cpe229_lec14 - CPE 229 Course Notes Lecture 14 Copyright...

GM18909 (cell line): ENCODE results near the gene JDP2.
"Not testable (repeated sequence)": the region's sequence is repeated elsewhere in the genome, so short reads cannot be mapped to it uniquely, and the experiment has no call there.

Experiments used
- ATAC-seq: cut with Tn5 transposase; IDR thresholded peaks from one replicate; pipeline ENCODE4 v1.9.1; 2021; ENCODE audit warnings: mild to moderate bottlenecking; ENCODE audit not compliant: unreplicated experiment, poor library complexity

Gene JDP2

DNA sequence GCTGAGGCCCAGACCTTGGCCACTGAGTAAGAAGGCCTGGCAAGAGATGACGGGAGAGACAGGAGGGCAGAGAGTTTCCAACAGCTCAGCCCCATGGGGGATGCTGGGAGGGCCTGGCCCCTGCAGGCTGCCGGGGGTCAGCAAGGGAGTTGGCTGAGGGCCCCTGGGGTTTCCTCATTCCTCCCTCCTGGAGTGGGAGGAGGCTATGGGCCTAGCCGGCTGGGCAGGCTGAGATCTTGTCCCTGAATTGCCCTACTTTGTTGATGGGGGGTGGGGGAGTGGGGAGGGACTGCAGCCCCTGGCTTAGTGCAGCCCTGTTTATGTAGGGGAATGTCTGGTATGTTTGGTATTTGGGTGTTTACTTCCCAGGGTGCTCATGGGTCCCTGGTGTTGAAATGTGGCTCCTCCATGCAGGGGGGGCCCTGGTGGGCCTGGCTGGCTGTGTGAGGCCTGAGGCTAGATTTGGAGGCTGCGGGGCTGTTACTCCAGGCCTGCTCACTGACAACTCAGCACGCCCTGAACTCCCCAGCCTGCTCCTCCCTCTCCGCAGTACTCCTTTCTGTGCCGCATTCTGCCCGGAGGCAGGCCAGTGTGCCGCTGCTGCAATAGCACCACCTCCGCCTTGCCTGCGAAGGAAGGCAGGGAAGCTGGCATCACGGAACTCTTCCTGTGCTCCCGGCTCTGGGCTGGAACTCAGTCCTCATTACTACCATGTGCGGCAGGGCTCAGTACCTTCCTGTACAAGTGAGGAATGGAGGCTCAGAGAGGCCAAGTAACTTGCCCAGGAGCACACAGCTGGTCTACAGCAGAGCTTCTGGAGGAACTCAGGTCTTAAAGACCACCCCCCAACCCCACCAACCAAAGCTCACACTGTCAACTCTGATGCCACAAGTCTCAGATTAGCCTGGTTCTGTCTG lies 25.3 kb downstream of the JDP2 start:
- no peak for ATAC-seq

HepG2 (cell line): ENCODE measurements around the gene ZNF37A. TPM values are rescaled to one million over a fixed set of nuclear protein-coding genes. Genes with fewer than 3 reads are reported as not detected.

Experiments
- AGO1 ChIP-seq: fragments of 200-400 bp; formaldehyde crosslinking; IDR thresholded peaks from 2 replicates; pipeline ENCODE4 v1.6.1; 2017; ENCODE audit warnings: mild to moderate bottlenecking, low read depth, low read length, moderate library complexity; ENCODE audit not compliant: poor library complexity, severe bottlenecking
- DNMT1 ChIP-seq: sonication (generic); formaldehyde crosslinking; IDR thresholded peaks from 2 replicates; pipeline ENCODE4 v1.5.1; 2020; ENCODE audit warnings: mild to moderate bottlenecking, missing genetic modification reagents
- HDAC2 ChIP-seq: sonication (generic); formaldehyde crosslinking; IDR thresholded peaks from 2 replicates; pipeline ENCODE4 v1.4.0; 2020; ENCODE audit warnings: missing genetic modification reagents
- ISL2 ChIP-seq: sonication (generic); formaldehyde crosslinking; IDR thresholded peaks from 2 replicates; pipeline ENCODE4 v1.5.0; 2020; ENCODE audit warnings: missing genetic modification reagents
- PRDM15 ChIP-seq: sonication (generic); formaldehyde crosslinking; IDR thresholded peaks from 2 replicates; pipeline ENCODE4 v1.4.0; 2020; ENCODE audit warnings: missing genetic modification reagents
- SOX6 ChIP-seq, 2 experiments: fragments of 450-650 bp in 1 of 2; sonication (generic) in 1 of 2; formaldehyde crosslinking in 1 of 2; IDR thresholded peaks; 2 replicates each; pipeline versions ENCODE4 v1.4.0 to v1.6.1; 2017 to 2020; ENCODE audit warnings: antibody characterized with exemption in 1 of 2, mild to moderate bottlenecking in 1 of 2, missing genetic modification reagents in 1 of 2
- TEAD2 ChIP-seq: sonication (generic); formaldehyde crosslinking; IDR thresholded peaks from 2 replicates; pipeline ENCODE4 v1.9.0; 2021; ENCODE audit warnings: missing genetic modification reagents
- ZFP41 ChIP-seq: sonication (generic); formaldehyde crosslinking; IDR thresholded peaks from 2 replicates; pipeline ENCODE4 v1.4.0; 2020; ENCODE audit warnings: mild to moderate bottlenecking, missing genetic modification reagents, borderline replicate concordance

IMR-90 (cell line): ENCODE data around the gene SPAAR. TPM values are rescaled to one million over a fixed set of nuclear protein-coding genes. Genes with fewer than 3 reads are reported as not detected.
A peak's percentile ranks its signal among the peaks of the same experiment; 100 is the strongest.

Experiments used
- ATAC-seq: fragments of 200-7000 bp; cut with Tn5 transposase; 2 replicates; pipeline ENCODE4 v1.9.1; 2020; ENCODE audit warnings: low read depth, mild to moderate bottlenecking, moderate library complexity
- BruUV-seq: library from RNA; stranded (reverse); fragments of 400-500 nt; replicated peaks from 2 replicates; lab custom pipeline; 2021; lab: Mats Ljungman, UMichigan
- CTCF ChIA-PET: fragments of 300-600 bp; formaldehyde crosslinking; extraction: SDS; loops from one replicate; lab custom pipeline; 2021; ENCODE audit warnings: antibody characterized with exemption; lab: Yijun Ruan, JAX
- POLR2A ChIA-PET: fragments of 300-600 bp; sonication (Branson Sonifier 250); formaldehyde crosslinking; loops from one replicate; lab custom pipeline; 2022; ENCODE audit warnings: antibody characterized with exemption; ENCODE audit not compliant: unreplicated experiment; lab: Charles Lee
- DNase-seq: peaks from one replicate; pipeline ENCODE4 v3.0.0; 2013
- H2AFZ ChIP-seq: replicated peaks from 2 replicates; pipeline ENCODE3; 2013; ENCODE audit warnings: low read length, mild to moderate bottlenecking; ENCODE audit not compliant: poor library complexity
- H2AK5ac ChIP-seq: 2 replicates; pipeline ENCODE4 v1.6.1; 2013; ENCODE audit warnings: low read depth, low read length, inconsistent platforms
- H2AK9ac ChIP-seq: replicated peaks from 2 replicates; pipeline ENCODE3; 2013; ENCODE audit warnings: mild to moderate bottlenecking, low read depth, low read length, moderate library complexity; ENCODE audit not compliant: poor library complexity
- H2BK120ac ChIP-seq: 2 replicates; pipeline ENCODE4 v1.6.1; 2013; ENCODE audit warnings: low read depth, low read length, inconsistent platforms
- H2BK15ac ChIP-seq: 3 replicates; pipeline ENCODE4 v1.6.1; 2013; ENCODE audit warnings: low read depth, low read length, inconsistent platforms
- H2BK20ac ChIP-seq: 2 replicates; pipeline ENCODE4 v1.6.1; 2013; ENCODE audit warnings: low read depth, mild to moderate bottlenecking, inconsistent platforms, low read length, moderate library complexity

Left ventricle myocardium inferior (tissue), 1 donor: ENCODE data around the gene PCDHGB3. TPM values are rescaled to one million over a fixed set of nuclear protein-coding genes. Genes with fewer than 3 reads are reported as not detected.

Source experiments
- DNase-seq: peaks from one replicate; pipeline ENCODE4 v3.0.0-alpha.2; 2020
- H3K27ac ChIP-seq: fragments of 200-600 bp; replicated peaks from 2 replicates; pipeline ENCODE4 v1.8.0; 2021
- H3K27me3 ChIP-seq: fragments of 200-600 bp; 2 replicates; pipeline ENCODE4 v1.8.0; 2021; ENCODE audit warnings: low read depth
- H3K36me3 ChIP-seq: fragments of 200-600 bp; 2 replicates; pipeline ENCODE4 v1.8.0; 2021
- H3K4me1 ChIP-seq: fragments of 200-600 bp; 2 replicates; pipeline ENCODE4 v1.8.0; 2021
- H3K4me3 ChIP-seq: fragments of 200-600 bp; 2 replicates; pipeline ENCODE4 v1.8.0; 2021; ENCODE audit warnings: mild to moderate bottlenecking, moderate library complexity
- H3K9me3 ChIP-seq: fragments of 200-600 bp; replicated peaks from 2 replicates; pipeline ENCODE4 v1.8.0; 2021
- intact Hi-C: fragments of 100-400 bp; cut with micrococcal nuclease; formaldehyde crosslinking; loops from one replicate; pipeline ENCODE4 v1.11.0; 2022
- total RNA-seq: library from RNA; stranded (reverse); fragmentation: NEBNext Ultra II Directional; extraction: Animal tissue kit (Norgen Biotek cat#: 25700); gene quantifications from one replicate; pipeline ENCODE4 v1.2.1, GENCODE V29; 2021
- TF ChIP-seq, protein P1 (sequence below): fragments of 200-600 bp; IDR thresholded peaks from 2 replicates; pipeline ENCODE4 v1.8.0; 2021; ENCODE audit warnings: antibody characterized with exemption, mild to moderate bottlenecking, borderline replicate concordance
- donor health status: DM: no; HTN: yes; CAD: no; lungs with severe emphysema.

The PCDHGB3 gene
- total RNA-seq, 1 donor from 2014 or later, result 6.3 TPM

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CPE 229 Course Notes: Lecture 14 Copyright: 2005 Bryan Mealy The Two-Day Approach to Computer Design In previous sets of notes, we’ve talked about two of the three basic building blocks of a computer: the ALU and the memory. At this point in the course, we have enough information to construct a basic computer. Although we’ve not said much about the I/O portion of a computer, we’ll be doing that in the final week of the course once you get some actual assembly language programming experience. By that time, it will be easier to talk about and the topic and it will make more sense. This set of notes represents the culmination of many of the previous sets of notes. The approach we’ll take in this set of notes is to assemble many of the circuits we’ve previously discussed is such a way as to form the building blocks of a functional computer. Although this computer is exceedingly basic, it roughly presents many of the important aspects of basic computer design. If you’ve never worked with basic computer architectures before, this represents an introduction to the topic. In this case, please realize that there are many approaches to computer design. This is the two-day approach; be sure to check out other sources of computer design material for a more complete story. Assembling a Basic Computer: The Memory Two sets of notes ago, we discussed some of the basic features of memory. The black box model we arrived at in those previous notes is shown in Figure 1(a). The highlights of this model are the control lines (CS, OE, and WE), the address lines, and the bi-directional data lines. The address lines are shown in bus format and generally connect to a system bus referred to as the address bus . Both the address and control lines are uni-directional. The data lines are also in bus format and generally connect to a system bus referred to as the data bus . The data lines are bi-directional and tri-stated which allows data to be read from the device (READ) and written to the device (WRITE). The three control lines allow the device to be accessed for both reading and writing. In an effort to keep track of system signals, the names of the inputs have been modified for the following discussion. Since these signals are associated with memory, the letter “M” as been appended to each of the control signals in Figure 1(a) with the results shown in Figure 1(b). Recall that the MCS (memory chip select) and must be asserted each time memory is accessed for either reading or writing. Reading data requires the MOE (memory output enable) to be asserted and essentially controls the tri-state buffers of the bi-directional output. Write operations require that the MWR (memory write) signal be asserted. For this discussion, we’ve made the signals active high in an effort to simplify the following discussion. The size of the memory does not matter for now but the general thought is that this device can access 2 m memory locations each of which stores n-bits of information. (a)
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